There are two “Making Of” featurettes, one on the entire film, and one just focusing on the climactic fight. The former has mostly to do with the “underdog” nature of the movie itself: how it wasn’t going to get made, then rose up off the canvas for a final round. It discusses in brief Stallone’s age issues, but those who assisted with the film’s production seem to be jumping for the chance to say how great he looks for his age. The fight featurette continues my previous thought about the lack of technique in Rocky’s fights. The director/star tries to make it seem like he tried to make it more realistic, but it is really the experienced Tarver who has to become much more un-realistic for the film. Like I said, it’s odd.

There are actually bloopers on the DVD, cut to montage music that make them seem like they are more important than funny. They are neither. So much for my theory that dramatic films should have gag reels. Maybe it’d be funnier in a war film. There are also included deleted scenes, which tie some of the film’s loose ends, and seemed totally necessary for the final cut. There is also an alternate ending, which is as implausible as it is god-awful.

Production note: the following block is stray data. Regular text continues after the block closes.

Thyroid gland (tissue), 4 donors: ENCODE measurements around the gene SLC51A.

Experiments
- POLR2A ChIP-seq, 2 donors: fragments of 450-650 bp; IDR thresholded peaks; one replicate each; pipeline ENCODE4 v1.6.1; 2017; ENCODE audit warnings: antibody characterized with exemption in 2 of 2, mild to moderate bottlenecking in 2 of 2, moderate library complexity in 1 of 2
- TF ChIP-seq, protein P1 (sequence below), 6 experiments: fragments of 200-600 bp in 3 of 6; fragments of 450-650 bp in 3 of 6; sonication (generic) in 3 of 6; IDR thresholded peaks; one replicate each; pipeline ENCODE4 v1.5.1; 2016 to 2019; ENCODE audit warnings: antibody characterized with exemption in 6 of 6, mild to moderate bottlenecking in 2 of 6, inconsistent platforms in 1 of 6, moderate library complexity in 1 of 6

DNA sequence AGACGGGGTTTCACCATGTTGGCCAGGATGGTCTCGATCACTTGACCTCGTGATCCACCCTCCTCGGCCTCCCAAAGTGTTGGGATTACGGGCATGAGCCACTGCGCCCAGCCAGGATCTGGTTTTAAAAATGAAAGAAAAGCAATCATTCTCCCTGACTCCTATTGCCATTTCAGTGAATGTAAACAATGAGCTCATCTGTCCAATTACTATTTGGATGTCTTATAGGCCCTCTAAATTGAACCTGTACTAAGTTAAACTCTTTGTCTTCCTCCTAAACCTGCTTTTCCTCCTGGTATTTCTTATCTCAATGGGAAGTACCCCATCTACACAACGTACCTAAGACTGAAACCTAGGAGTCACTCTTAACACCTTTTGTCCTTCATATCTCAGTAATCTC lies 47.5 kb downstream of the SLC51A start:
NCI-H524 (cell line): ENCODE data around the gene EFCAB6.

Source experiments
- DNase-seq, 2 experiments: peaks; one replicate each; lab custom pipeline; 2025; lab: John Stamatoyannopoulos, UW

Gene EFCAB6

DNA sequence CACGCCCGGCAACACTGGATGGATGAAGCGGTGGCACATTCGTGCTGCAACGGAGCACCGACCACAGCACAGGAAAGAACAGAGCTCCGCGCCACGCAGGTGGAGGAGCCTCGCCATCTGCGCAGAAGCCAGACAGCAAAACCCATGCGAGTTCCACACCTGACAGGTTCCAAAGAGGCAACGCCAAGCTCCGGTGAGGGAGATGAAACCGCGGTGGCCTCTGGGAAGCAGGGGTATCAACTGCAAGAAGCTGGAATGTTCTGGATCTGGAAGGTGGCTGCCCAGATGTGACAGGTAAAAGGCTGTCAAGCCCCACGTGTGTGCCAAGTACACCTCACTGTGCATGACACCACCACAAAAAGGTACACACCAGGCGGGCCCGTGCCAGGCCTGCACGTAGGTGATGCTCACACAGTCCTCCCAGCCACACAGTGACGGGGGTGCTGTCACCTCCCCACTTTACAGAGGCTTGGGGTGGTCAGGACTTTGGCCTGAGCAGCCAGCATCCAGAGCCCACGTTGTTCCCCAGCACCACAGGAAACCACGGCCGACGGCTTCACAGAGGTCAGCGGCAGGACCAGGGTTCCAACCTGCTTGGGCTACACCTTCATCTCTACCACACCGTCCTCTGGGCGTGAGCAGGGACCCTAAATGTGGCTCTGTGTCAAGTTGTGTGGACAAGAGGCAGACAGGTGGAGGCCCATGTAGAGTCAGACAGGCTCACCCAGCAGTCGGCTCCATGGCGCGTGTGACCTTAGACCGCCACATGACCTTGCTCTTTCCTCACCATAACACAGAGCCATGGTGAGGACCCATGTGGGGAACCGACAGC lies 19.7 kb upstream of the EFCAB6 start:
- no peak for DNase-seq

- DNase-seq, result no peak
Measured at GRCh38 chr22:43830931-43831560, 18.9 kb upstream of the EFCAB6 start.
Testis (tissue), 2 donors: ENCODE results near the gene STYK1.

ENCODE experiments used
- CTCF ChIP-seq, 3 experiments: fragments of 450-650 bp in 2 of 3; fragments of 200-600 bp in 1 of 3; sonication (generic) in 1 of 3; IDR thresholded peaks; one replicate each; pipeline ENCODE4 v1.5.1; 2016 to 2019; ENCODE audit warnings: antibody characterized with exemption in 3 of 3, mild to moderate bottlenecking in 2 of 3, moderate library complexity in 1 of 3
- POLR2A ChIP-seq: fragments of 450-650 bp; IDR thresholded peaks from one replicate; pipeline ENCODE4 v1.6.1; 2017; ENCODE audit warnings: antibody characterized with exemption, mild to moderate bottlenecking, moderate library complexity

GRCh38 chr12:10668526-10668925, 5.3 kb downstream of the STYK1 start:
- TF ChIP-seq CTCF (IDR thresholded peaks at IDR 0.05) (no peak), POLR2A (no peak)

The final featurette is all about the computer simulation that was featured in the movie for all of six seconds. Apparently Stallone and Tarver were required to show up for motion capture, face-molding, and choreography sessions. The final product is something that seems like it could’ve been pulled off with taller-than-average monkeys. I doubt the makers of such video games as Knockout Kings and Ready 2 Rumble had dig up the corpses of people like Sonny Liston and Rocky Marciano and make them dance so they could create their game characters. The simulation is no more advanced than those games, and only lasts for mere seconds.

Rocky Balboa should’ve stayed on the mat. It isn't fist-pumping fun enough to be a Rocky movie. I'm sure Stallone intended to make a Rocky for the new, harder-edged film fan, and so in the process cut out all the Pitying of the Fool that made the first four movies fun. Stallone says as much in the commentary, noting that the old films dubbed in chains and frying pans hitting meat slabs for the punch sounds. The new film, he explains, has audio from real hits. Why is that better? That's symptomatic of the entire DVD release, they're hoping that real life will capture us more than fantasy. It can, and has been done inother genres (superhero movies come to mind), but it should not be done to Rocky. We need him to beat up terrorists and rich jerks for us. That’s what he’s there for.